In order to assess the influence of carbon black nanopowder additions on the compressive strengths, mortar specimens with binder/sand = 1:3 and water-to-binder ratio of 0.5 were prepared. The aggregate was siliceous sand which fulfilled the requirements of European and corresponding Romanian norm SR EN 196-1 [31]. The fresh mortars were cast in rectangular molds (40 × 40 × 160 mm) and vibrated for 2 min; the specimens were cured in the molds the first 24 h, then demolded and cured up to 90 days in humid air (R.H. 90%). The compressive strengths were assessed using a Matest machine, and the values represent the average of least four strength values assessed on specimens cured in similar conditions.

Results and discussions

The water for normal (standard) consistency and setting time of cement pastes along with the mechanical strengths (assessed on mortars) are the main properties of Portland cement which are defined for its quality [32].

Therefore, in Fig. 1 is presented the influence of the partial replacement of Portland cement with various amounts of carbon black nanopowder on the amount of water for normal consistency (Wnc).

Fig. 1

Water for normal consistency (Wnc) and setting times versus amount of CB nanopowder (mass%)

As it can be seen, the amount of Wnc increases with the increase in CB dosage; this is the direct consequence of high water adsorption capacity of the CB nanopowder.

The initial setting time of cement pastes with various amounts of CB nanopowder is much shorter compared with reference (cement paste without CB)—Fig. 1. This variation can be explained by the initial adsorption of water on CB nanoparticles, which determines the increase in cement paste consistency (stiffening); in this case, one can speak of false set of cement. On the opposite side, the final setting time for the paste with CB additions is longer compared with reference. This delay is probably due to the releasing, after a while, of a significant amount of water in the system from carbon black nanoparticles; moreover, for higher CB dosages are also possible the agglomeration of CB nanoparticles at the surface of anhydrous cement particles and the formation of a film which prevents further hydration.

Figure 2 shows the evolution of compressive strengths versus curing time. As expected, the values of compressive strength increase versus curing time, mainly due to the development of Portland cement hydration and hardening processes.

Fig. 2

Compressive strength versus the amount of CB nanopowder (mass%)

The substitution of Portland cement with a lower amount of CB (0.5 and 1 mass%) has a limited influence of the compressive strength values; the increase in carbon black amount in mortar formulations (3 and 5 mass%) determines a decrease in compressive strength, as a consequence of a larger mass of cement substituted, as well as due to the increase in capillary porosity (consequence of a higher amount of water not bound in hydrates).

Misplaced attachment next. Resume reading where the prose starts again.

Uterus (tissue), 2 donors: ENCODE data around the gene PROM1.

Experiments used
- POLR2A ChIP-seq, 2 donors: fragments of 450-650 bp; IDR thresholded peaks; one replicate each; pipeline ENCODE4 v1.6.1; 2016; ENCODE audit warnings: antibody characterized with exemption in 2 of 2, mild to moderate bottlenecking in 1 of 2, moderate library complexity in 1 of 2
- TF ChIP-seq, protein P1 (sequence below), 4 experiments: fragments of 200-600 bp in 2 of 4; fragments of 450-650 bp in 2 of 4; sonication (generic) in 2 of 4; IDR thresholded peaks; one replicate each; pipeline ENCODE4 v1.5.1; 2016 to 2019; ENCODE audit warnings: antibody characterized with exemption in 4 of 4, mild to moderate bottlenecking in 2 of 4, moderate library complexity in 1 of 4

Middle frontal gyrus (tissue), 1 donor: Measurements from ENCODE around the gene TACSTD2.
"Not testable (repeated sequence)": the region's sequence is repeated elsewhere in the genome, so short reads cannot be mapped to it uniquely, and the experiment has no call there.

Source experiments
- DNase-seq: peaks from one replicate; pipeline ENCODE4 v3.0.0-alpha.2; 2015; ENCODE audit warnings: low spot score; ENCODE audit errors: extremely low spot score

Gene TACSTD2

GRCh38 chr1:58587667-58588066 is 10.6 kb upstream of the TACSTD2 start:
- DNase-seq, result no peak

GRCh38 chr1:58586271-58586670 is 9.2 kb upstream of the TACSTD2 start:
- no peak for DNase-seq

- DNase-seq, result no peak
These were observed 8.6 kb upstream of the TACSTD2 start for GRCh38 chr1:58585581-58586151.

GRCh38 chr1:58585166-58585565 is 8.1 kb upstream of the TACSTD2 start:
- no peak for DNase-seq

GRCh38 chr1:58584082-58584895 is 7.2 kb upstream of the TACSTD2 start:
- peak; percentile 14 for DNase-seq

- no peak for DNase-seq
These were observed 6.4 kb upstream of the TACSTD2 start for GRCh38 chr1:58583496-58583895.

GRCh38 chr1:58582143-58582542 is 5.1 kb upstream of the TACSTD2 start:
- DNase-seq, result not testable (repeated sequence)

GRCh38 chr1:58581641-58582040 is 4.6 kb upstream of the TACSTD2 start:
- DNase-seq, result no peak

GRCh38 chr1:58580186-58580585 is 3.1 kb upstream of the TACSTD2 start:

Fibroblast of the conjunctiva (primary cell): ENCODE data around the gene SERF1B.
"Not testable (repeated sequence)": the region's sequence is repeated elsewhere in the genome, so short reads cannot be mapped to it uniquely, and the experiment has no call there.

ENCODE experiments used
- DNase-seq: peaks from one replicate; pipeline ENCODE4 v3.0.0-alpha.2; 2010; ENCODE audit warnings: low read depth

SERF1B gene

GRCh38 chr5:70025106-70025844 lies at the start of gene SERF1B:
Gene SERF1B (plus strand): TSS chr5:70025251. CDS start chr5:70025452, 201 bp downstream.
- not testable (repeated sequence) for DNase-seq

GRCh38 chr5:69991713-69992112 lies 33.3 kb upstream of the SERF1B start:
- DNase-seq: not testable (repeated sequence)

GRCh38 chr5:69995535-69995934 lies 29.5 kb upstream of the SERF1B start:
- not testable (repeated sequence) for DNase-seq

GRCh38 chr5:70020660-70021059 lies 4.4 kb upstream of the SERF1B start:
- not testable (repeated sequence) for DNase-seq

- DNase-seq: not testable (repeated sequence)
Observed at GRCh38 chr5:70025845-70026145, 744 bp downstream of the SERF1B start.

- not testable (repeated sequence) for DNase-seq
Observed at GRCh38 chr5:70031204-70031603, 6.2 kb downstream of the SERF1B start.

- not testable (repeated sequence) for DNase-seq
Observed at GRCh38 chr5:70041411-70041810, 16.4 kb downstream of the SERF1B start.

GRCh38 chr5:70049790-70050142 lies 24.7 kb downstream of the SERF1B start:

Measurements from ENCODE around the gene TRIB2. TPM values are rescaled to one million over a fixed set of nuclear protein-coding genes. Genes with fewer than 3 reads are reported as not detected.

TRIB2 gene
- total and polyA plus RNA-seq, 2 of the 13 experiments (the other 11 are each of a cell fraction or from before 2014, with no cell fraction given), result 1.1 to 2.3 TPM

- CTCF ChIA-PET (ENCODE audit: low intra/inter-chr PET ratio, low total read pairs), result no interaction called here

In order to better understand the influence of CB addition on the hydration processes and resulted hydrates, XRD analyses were performed on cement pastes, with/without CB addition, hardened for different periods of time—Fig. 3. XRD pattern presented in Fig. 3a shows the presence of the main mineralogical compounds specific for Portland cement, i.e., alite Ca3SiO5, JCPDS 42-0551, belite Ca2SiO4, JCPDS 33-0303 and calcium aluminate Ca3Al2O6, JCPDS 33-0251. The intensity of peaks specific for these anhydrous compounds assessed also on the XRD patterns of hydrated pastes (Fig. 3b, c) decreases versus time as a consequence of their consumption in the hydration process, and new peaks specific for the crystalline hydrates Ca(OH)2 (JCPDS 04-0733) and ettringite Ca6Al2(SO4)3(OH)2 (JCPDS 41-1451) are present.

Fig. 3

XRD patterns for anhydrous Portland cement (a) and hardened cements—0 mass% CB (b) and 5 mass% CB (c)

One can also notice the presence of CaCO3 (JCPDS 05-0586), especially after longer curing times. This compound results by the reaction of Ca(OH)2 with atmospheric CO2 [33].

For the pastes with various amounts of CB, hardened for 28 days (Fig. 4), the intensity of peaks specific for calcium hydroxide and ettringite (the crystalline hydrates resulted by cement hydration) seems to decrease with the increase in CB contents, suggesting a delay of this process.

Fig. 4

XRD patterns for pastes with various amounts of CB, hardened for 28 days

Thermal analysis (TG–DTA) can provide supplementary quantitative information regarding the rate of Portland cement hydration process and reaction products—both crystalline and gel-like [22,23,24,25,26,27,28,29, 33].

This analysis was performed on pastes without/with various amounts of CB (0.5, 1, 3 and 5 mass%) after 3, 28, 60, 90 days of hydration. Figure 5 presents, by way of example, the TG and DTA curves assessed on pastes hydrated for 28 days.

Fig. 5

Thermal analysis (DTA-TG) for pastes with/without CB, hardened for 28 days

For all studied specimens, one can assess on the DTA curves the following effects (Fig. 5b), attributed to the following processed [33]:

  • The large endothermic effect with maximum at approx. 120 °C and a shoulder at approx. 160 °C is attributed to the superposition of several processes, i.e., loss of moisture, loss of water bound in calcium silicate hydrates (C–S–H) with a low crystallinity and loss of water bound in ettringite.

  • The endo-effect with maxim between 452 and 468 °C is attributed to the calcium hydroxide dehydration.

  • The endothermic effect with maximum between 700 and 740 °C is due to the water loss from C–S–H with a higher crystallinity and decomposition of CaCO3, which resulted by the partial carbonation of Ca(OH)2.